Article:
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Miracle powder Yunnan Pai Yao - A first hand experience

(C) Photo and Story by Pipit

......Accidents rarely happen, but once they do....

toe effect of micracle powder
The effect of micracle powder

Accidents rarely happen, but once they do, we usually have a hard time controlling the damage. This is the reason why it is a good idea to pack a first aid kit when travelling or hiking. A long time ago this was the wisdom I chose to follow, but my medicines seem forever trying to outlive their validity and bandages stain yellow with age. After a while it did not seem important to carry one anymore until the inevitable happened.

fast recovery with yunnan pai yao
Showing fast recovery with Yunnan Pai Yao

We had just arrived at the very much abandoned and deserted Jeli hotsprings in the dark of night. There was no moon and we had to find suitable sites to put up our tents. My first order of business however was to find a secluded spot to get rid of some liquid waste I had been holding since our sumptious meal of satay, sup daging, roast chicken and ais kacang in Jeli. After a quick check for snakes and hornets nests with my trusty torch, the urgent business was quickly over with. The others had already decided to set up tents on the access road itself since there was no likelihood of any traffic in this lonely and serene place. I was left to explore in the dark on my own.

I carried two torches, an incandescent krypton headlamp and a white light diode torch. When exploring a strange place in the dark a good torch is a must. Having familiarised myself with the place, I decided to switch over to the diode torch to save on batteries. That was when it happened. The diode torch does not give out enough light for detail and in this particular instant, it did not reveal a broken stretch of cement drain which was covered by dead leaves. I stumbled and as I fell backwards my toe kicked a ragged broken piece of cement. At the time, I did not even realise that anything was wrong and was glad my hands were not hurt when they broke my fall even as I landed on my buttocks. My brain switched to alarm mode temporarily and I imagined a poisonous cobra ready to strike as I fell backwards. No such tragedy. I picked myself up with great relief.

As I neared the tents the others were setting up, my feet felt wet and slippery. Shining my torch on them I saw for the first time the blood oozing from my toe. It seemed that a piece of skin a bit less than 2 cm square had been scrapped off and hanging like a trap door. Forest saw it immediately and was on the case. While I was still wondering what to do, he produced the miracle powder, Yunnan Pai Yao in a flash. Over my protestations that maybe the wound should be washed first, he pour some of the powder directly on to the wound and asking for some tissue paper which Poh ye supplied, he covered the wound and asked me to press down on it with my fingers for about 10 minutes.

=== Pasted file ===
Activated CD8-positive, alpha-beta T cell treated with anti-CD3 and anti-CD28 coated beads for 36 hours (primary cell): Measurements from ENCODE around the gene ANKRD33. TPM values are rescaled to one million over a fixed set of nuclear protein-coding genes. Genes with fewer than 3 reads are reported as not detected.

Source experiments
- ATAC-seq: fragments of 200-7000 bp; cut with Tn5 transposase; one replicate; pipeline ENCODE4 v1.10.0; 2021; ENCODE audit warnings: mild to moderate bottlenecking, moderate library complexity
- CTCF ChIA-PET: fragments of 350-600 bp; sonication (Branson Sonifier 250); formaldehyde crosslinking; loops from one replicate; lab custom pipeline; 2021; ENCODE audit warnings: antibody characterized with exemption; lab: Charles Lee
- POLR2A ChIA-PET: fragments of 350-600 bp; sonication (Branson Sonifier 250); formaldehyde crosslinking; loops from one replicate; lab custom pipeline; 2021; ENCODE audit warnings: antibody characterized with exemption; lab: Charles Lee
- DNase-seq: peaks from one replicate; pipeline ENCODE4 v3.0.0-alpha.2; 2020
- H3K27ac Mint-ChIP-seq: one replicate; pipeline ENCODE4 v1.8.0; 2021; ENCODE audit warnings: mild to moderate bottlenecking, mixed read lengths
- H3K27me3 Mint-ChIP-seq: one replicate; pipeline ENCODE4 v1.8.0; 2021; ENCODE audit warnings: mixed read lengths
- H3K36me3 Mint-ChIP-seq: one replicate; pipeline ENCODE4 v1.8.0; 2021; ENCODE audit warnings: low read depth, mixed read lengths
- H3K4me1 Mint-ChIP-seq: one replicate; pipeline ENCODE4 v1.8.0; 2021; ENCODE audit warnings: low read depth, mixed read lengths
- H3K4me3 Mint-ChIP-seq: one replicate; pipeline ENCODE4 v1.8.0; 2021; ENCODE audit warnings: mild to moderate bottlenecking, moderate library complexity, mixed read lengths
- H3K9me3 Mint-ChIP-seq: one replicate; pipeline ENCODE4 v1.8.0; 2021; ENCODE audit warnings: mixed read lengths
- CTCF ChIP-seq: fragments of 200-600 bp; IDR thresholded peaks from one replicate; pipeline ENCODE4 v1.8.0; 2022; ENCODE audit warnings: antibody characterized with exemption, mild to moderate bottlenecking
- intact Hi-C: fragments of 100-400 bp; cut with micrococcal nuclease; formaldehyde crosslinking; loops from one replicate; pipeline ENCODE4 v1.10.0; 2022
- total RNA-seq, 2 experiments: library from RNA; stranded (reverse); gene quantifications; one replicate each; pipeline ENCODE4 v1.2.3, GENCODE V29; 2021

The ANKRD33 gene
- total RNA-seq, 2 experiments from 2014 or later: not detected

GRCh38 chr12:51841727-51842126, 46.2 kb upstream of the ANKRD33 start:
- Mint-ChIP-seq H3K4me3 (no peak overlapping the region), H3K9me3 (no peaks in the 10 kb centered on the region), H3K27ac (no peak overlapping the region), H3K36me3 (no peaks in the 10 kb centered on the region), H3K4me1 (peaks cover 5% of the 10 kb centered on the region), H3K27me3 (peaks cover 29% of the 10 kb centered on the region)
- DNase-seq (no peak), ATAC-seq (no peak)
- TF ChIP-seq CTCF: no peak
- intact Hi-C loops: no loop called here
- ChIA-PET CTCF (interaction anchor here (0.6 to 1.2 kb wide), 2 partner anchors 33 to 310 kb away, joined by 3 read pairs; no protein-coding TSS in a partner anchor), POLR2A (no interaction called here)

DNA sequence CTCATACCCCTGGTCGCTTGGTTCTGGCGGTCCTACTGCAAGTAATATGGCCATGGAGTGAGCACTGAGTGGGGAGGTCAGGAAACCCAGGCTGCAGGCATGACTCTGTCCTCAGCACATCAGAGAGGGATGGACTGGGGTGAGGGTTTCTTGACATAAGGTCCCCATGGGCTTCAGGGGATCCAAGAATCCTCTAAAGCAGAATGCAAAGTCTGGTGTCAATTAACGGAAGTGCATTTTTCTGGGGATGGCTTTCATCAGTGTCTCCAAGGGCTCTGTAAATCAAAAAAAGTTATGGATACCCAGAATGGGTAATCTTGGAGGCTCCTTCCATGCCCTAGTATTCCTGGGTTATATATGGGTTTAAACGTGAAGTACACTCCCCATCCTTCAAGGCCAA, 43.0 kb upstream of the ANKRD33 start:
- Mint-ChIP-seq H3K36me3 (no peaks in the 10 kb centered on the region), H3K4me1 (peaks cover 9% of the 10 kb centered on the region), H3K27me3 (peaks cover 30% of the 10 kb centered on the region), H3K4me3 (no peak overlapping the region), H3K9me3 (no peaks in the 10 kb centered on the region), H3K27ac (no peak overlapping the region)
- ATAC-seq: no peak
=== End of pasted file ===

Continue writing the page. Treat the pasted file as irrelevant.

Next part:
The tarmac was still warm and I must admit I felt a little abandoned and neglected sitting on it as the others completed the business of setting up the tents and washing themselves in the nearby stream. After what seemed like ages, Forest appeared again and uncovered the wound to have a look at it. He pronounced it under control since the bleeding has stopped. He poured some more miracle powder on it and asked me not to get it wet. Jungle produced some light bandages which I used to wrap around my big toe. After coffee and hot drinks and some chatting, the others turned in for the night. I sat on the tarmac for a while longer with 2 lovely ladies for company. Eventually drowsiness overtook me too and I crawled into the tent to sleep.

The next morning, the dressing was changed and Forest issued strict instructions on how to care for the wound. Apparently the wound must not get wet under any circumstances and if possible, treatment is to be renewed with the miracle powder every 2 hours. Since we were on the road, this was not convenient and I did not refresh the dressing until I reached home late that afternoon. Bathing was a problem and after trying out some complex yogic positions, I managed to keep the wound dry. After about 3 days of rather lazy and irregular treatment, Forest asked me to remove the thick crust of powder and dried blood by gently rubbing it off with cotton wool wetted slightly with some Chinese wine (required for the proper treatment in order to make the powder stick to the wound without dressings.)

The wound looked pinkish. There was still the initial application which was difficult to remove. It formed a hard dried scab covering the periphery of the wound and probably served to cement the flap of damaged skin to the rest of the toe like some form of stitching. At no time did the wound hurt after the actual stubbing itself.

After another 3 days, Forest said it was OK to hike. I joined him at Penang Hill. The damaged skin was still glued fast to the toe and slightly brownish in colour, but it rained on Penang Hill that day and there was no way to keep the wound dry. The damaged piece of skin turned into a white opague colour and delaminated. I cut it off when I reached home that day. Today, my toe looks brand new with no sign of any trauma thanks to Forest and his miracle powder, Yunnan Pai Yao as well as to Jungle, Poh ye and others who supplied first aid and sympathy when needed most. Hurrah for Chinese medicine and good friends!

Read about the miracle powder here

Note: Accident happened at night of 14 Mac 2007. Pipit was able to hike up Penang Hill on 24 Mac 2007.


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All photographs by Forest Ang unless mentioned.
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